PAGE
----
All understandable - I have been a diabetic for 26 years now and I was able to "get away" with a lot and I have to say it is getting harder and harder the older I get - so time to get my stuff together before I really start to have complications - I know that if I could lose some weight alot of other things will fall into place....
Hi I hear you on this one! Physically I am strong...but I also work closely w/dietician & trainer - I am very fortunate because they . It gets frustrating...everyone else is losing weight - celebrating their weight loss...hahaha then here I am still the same. Although I have lost 2-3 inches off my waist. I have been exercising for yrs. but of course I feel much better when I am so my focal point is not losing weight but keeping & gainins strength. I am not on a pump but will be starting one very soon. My endo never reccomended pump...I don't know why so I had my provider visit w/endo & the next thing you know I'm getting on it. From what I understand I think I'm am going to actually lose weight (stomach area)! I shall see & if I don't that's ok...I just need to keep my strength & have good bs. Protein is also very helpful, I prefer beans it keeps me fuller longer, I need less insulin & overall feel better.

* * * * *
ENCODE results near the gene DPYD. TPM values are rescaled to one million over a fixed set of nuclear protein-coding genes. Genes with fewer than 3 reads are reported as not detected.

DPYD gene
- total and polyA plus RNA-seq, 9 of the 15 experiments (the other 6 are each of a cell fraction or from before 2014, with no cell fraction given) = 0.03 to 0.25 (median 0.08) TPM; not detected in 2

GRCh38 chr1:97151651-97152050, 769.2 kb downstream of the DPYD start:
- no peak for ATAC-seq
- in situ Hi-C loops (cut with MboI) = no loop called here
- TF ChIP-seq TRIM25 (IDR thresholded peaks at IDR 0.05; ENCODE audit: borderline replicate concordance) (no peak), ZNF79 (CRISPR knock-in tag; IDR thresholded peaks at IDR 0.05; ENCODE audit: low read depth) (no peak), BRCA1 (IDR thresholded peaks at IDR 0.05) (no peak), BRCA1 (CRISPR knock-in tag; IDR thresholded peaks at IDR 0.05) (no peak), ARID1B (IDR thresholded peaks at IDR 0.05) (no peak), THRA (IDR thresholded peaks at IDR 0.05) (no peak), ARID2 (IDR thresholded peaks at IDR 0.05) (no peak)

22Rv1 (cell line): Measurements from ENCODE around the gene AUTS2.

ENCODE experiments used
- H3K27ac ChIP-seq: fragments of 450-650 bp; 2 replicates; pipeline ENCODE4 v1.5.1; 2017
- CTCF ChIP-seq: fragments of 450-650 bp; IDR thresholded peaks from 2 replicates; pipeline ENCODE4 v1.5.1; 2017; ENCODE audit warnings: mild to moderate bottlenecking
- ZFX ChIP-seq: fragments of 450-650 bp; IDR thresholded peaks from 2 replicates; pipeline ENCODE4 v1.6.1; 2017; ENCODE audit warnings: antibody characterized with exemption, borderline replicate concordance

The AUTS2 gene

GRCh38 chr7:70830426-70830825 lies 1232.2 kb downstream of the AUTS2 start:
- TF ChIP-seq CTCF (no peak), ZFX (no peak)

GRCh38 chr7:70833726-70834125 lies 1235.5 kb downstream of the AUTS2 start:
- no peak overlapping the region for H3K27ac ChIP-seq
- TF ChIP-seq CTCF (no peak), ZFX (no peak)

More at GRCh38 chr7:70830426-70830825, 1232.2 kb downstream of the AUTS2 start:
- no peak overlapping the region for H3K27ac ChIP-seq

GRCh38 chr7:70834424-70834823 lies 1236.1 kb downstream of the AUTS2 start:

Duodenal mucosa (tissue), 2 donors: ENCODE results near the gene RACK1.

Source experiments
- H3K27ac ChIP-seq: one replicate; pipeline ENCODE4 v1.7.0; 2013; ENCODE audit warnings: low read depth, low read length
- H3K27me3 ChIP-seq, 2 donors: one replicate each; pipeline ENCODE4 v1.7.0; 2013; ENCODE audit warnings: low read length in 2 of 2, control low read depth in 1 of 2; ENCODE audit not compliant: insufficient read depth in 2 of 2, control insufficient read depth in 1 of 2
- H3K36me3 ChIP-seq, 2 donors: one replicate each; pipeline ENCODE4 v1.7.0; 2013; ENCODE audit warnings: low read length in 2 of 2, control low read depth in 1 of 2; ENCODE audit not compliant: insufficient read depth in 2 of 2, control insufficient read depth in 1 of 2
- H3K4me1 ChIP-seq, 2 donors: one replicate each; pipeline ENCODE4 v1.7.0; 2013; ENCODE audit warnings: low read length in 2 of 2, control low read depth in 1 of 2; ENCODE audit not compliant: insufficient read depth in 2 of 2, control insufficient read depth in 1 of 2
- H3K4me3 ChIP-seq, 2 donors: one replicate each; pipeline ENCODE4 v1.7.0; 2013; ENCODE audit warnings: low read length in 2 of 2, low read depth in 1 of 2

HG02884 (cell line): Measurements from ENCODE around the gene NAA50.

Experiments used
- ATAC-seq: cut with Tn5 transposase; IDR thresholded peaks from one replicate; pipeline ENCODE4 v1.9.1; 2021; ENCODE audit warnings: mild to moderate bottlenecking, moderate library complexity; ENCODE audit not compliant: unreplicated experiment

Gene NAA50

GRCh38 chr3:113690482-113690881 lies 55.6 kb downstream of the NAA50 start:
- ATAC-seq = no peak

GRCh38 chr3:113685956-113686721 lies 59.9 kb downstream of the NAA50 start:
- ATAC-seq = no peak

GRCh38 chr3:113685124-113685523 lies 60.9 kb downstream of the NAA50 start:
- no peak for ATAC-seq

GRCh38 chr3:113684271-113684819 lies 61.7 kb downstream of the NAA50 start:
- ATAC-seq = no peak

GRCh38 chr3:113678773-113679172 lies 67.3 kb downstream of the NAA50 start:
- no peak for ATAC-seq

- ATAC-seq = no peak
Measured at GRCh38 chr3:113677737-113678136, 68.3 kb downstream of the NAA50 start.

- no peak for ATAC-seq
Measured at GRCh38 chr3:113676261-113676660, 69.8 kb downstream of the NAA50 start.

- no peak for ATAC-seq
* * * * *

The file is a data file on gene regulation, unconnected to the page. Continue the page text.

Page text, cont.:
EAkipa - Good for you for losing the inches and remaining on track with your routines....that is the hardest part for me - with working two jobs and having a 6 year old I tend to put myself last - but like I stated earlier it is starting to take a toll on me - I am just tired all the time - the blood sugars are ok not perfect as in what it states in the books but alot better than what they used to be. I have tried protein but more among the lines of lunch meat and cheese - what type of beans do you eat? Sounds like a good idea...
Being a single parent is not an easy job & being T1 is not easy either. I have raised 4 chilldren & we are all still alive & functioning! hahaha. YOU need to make YOU a priority otherwise who will raise your son? What will your quality of life be for him? Things to think about. I have been a T1 for 43 yrs wow I didn't realize I was this old! hahaha! Beans - I prefer the black beans I rinse them really well (from a can) & somteimes put a little bit of cheese on it throw them in the micorwave & there are delicious! I don't over-do it on protein I just make sure I eat enough.